People who go to bed at regular hour but wake up too early for their taste, are called early morning awakening insomnia.
The theory, if I am not mistaken, is that the early morning awakening insomnia people's body temperature graph and consequently their melatoning levels graph is flat, i.e. the difference between high peaks and low peaks is too low, therefore they either don't sleep deep or don't sleep long enough or both.
In this experiment they are trying to increase the difference between high and low by applying bright light therapy in the evening, just before going to sleep. Hm...
Past studies have predicted that early morning awakening insomnia is associated with advanced or early circadian rhythms.
Because bright light stimulation in the evening can delay the phase of circadian rhythms, we tested its effects on nine (4 females, 5 males) early morning awakening insomniacs.
Their sleep was evaluated and their temperature and melatonin circadian rhythms were measured.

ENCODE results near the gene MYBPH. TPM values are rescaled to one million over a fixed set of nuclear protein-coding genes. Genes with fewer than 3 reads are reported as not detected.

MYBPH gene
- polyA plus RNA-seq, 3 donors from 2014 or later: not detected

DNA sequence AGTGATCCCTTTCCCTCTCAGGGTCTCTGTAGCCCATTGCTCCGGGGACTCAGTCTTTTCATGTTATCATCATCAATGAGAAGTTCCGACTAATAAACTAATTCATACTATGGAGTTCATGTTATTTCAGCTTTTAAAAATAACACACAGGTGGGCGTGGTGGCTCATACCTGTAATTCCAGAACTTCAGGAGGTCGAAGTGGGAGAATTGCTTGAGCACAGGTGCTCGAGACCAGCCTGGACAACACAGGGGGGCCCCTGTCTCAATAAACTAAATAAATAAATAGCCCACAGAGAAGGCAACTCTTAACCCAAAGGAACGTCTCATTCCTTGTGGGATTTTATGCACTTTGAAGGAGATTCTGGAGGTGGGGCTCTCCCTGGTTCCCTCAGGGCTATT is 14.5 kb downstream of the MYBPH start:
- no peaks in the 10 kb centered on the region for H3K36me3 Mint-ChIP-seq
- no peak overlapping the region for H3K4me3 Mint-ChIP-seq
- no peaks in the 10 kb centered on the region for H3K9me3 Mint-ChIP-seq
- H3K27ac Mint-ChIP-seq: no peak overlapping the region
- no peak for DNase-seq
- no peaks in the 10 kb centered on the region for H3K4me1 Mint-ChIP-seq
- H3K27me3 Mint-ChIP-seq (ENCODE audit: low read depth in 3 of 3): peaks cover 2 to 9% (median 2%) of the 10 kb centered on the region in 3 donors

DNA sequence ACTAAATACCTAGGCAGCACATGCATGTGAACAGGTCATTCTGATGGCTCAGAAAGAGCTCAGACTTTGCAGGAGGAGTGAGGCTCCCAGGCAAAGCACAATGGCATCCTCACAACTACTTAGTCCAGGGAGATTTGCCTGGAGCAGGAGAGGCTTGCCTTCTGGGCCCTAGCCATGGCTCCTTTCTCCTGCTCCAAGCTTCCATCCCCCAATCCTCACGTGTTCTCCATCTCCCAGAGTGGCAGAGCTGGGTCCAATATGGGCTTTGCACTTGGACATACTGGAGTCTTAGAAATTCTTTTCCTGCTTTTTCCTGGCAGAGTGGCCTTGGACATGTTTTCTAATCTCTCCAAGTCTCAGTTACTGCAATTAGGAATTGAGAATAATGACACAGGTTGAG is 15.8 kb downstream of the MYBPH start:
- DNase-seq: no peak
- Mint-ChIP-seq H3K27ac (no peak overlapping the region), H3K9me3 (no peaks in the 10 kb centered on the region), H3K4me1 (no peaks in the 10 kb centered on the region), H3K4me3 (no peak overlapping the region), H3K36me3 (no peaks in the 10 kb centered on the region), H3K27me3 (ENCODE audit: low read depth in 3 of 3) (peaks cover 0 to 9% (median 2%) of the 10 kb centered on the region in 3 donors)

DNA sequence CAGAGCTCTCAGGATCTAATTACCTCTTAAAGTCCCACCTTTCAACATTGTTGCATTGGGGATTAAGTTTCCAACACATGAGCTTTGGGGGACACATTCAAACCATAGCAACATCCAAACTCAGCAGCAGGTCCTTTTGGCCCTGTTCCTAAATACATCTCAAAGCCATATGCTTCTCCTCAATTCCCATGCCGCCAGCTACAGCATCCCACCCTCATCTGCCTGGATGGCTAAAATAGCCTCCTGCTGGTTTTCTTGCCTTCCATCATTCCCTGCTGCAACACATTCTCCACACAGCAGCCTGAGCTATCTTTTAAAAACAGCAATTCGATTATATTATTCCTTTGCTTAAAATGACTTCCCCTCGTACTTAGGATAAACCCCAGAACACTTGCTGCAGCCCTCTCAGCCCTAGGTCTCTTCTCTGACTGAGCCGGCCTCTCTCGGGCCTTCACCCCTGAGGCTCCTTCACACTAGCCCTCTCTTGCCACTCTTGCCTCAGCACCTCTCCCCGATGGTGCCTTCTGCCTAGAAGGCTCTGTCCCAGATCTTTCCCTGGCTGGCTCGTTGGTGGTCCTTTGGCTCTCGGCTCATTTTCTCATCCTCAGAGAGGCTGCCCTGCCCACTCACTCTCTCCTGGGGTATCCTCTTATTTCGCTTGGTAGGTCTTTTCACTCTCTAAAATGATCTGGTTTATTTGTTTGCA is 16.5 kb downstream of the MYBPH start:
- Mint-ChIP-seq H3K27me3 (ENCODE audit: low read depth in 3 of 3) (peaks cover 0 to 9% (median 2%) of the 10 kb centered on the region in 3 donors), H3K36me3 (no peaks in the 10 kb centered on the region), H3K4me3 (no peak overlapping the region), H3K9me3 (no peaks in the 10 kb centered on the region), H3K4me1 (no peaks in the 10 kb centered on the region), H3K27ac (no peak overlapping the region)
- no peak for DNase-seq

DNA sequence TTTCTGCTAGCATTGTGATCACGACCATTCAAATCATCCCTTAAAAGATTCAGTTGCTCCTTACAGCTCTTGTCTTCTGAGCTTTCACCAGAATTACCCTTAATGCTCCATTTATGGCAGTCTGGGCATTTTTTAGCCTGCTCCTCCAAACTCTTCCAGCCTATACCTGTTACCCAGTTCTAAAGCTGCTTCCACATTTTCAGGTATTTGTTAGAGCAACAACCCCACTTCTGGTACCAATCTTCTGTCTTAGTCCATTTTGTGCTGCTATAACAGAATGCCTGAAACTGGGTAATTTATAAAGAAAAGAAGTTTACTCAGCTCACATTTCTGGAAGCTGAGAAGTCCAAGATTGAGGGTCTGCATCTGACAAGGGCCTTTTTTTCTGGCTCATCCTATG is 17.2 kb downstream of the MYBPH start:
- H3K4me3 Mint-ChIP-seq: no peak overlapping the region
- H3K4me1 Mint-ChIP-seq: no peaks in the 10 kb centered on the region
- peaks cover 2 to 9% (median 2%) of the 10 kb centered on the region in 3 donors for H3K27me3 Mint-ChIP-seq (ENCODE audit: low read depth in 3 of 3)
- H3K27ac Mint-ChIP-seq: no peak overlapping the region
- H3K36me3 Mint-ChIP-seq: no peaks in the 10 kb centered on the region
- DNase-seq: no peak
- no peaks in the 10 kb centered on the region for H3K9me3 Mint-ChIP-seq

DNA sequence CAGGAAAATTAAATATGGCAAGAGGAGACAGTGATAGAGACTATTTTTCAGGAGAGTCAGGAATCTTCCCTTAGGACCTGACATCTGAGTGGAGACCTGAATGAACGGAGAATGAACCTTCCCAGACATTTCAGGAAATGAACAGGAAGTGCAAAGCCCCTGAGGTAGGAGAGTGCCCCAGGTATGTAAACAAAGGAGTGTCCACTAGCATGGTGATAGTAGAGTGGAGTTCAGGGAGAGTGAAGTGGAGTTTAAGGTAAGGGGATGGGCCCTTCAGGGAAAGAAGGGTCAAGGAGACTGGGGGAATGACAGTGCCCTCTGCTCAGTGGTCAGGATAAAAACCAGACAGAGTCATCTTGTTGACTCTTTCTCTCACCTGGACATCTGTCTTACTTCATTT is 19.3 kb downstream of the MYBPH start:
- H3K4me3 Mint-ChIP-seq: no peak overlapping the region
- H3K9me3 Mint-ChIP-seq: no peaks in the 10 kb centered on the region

In the initial evaluation, the temperature rhythm phase positions of these insomniacs did appear to be earlier than normal. The subjects were then exposed to bright light stimulation (2,500 lux) from 8 pm to midnight on two consecutive evenings. Following the evening bright light treatment, temperature rhythm phase markers were delayed 2-4 hours and melatonin phase markers were delayed 1-2 hours.
Sleep onset times were not changed but the mean final wake-up time was delayed from 5 am hours to six am, resulting in a mean increase of total sleep time of one hour.
This pilot study suggests that evening bright light stimulation may be an effective nondrug treatment for early morning awakening insomnia.
I wonder if sufficient high intensity light (sunlight) and maybe some exercise could produce the same results.
Early waking insomnia people are normally older people, who probably don't spend any time moving around and outside.
I'll do some more research and let you know what I find.